Those three highbrow Democrats found support from the party's upper-echelon voters and, like Obama, created a lot of early buzz. In the end, all lost the presidential nomination to rivals with wider followings.
A recent Associated Press-Ipsos poll showed Sen. Hillary Rodham Clinton of New York leading Obama by 33 percent to 21 percent among Democrats and those leaning toward the party, with other candidates dividing the rest. A major source of Clinton's lead was women, who favored her over the fledging Illinois senator by 2-to-1.
But Clinton also held big advantages over Obama among lower-income, less educated Democrats. That included a 4-to-1 edge among people earning less than $25,000 a year and a nearly 3-to-1 margin with people who have not attended college. With the two roughly splitting support from the best-educated, highest-earning Democrats, that spells potential trouble for Obama.
"The gap is becoming too wide between the upper middle class and everyone else," said Richard Underwood, 50, of Carbondale, Ill., assistant manager of a video store and a Clinton supporter. "I think she understands that, at least I hope she does, and maybe will keep the rich from gathering up all the money and the poor from gathering up none."
Obama's weaker showing among lesser-educated and lower-earning people is partly because many people are not yet following a race in which voting doesn't start for seven months. That gives Clinton an early edge because virtually everyone has heard of her.
Obama, in his third year as senator and with no previous national exposure, remains unknown to one in seven voters, according to a poll this month by the nonpartisan Pew Research Center. They tend to be less educated and lower income, giving Obama a big disadvantage with that group.
"Voters don't know us as well," said Cornell Belcher, Obama's pollster. "We've still got to fill in some content. That's what you do during a campaign."
In addition, Obama's message of optimism and new approaches tends to be attractive to better-off Democrats, political professionals say. Clinton also has a bank of good will with lower-income voters because of their strong bond with her husband, former President Clinton.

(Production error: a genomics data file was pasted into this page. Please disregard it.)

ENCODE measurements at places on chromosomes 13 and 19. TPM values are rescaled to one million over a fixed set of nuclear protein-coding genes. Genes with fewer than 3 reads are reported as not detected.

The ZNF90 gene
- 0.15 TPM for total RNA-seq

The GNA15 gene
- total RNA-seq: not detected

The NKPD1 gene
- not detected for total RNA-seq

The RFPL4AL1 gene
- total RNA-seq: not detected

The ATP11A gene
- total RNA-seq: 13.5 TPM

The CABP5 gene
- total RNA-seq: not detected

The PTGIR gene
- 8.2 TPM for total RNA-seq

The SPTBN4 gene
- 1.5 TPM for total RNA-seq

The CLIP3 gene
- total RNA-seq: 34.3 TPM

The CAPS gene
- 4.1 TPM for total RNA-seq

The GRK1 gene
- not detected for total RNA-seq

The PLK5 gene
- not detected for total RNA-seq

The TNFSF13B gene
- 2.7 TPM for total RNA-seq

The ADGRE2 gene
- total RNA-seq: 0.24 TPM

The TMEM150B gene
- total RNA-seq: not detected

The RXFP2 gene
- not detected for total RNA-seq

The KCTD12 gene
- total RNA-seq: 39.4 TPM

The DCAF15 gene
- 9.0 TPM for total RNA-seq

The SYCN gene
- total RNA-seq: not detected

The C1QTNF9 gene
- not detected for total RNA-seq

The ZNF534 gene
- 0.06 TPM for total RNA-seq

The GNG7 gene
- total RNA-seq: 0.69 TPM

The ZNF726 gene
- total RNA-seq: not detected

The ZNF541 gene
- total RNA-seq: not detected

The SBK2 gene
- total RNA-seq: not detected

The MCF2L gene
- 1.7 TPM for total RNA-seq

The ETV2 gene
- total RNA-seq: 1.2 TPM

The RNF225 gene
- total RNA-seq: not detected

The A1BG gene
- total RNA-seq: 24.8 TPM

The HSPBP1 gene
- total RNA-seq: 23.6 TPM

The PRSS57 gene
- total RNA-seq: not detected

"I think these voters see her as a real champion for the kinds of things that make a real difference in their lives," said Mark Penn, Clinton's chief strategist.
Lower-income, lesser-educated people vote less frequently than those who are well off, but there are more of them.
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AP exit polls during the heat of the 2004 Democratic primaries showed 52 percent of voters lacked college degrees, and 46 percent earned less than $50,000 a year. Clinton is dominating both those groups while essentially running even with Obama for the rest, according to this month's AP-Ipsos poll.
Besides Clinton's huge lead among those who have not gone beyond high school, she leads Obama by 11 points among Democrats with some college.
Besides her big advantage among the poorest Democrats, she has a 32 percent to 18 percent advantage with those earning $25,000 to $50,000 annually. Obama has a slight edge among those earning $50,000 to $75,000, and is tied with Clinton among those making more than $75,000.
"I'm just wanting a fresh face and new ideas, basically," said Dale Albright, 29, an attorney and Obama supporter from Orlando, Fla.
Such support has proven insufficient for past Democratic contenders.
Colorado Sen. Gary Hart gave former Vice President Walter Mondale a challenge in 1984 that ultimately fell short. National surveys by CBS News, and polling of voters in state primaries by the network and The New York Times, consistently showed Hart doing best among higher-income, better-educated Democrats.
Eight years later, Bill Clinton won the party's nomination after vanquishing former Massachusetts Sen. Paul Tsongas, who national polling by CBS and the Times showed dominated upper echelon voters.
In 2000, former New Jersey Sen. Bill Bradley had his strongest backing from that same segment of the party
-- but was handily defeated by Vice President Al Gore for the nomination.
In an interview, Bradley said Obama should propose specific programs in areas like pensions and education to expand his support.
"If he does those things, he'll have something to talk to the broad base of the Democratic Party, whatever the income level and particularly the lower-income person," Bradley said.
The AP-Ipsos poll involved telephone interviews with 541 adults who said they were Democrats or are leaning toward the party, and was conducted from June 4 to 6. It had a margin of sampling error of plus or minus 4 percentage points.
manager of news surveys, Trevor Tompson, and Dennis Junius, AP news
survey specialist, contributed to this report.